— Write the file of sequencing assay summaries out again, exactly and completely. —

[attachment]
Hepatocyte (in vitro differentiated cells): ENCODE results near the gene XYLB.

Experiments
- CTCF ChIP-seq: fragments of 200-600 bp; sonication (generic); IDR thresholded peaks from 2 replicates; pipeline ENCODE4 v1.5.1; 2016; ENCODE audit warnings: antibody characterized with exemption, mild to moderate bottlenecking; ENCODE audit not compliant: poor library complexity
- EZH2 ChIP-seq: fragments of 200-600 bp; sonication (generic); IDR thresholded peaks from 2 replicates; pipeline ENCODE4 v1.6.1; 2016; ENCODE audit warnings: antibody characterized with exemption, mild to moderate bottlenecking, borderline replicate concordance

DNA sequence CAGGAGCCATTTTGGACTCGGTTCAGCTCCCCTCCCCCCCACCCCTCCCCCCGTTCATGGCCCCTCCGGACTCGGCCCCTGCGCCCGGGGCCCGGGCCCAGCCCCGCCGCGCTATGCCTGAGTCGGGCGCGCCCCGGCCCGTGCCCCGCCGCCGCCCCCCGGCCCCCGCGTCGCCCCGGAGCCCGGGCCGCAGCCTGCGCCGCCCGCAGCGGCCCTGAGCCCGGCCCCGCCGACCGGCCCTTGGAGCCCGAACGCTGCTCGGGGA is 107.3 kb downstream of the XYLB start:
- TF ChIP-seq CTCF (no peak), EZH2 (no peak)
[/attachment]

Hepatocyte (in vitro differentiated cells): ENCODE results near the gene XYLB.

Experiments
- CTCF ChIP-seq: fragments of 200-600 bp; sonication (generic); IDR thresholded peaks from 2 replicates; pipeline ENCODE4 v1.5.1; 2016; ENCODE audit warnings: antibody characterized with exemption, mild to moderate bottlenecking; ENCODE audit not compliant: poor library complexity
- EZH2 ChIP-seq: fragments of 200-600 bp; sonication (generic); IDR thresholded peaks from 2 replicates; pipeline ENCODE4 v1.6.1; 2016; ENCODE audit warnings: antibody characterized with exemption, mild to moderate bottlenecking, borderline replicate concordance

DNA sequence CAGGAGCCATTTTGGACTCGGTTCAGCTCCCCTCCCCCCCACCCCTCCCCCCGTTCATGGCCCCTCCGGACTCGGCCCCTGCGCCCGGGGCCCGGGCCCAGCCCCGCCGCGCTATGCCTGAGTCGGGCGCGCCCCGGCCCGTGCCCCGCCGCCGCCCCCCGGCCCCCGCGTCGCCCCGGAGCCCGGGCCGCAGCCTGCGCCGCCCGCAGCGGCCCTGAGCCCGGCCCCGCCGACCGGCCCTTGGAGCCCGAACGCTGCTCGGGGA is 107.3 kb downstream of the XYLB start:
- TF ChIP-seq CTCF (no peak), EZH2 (no peak)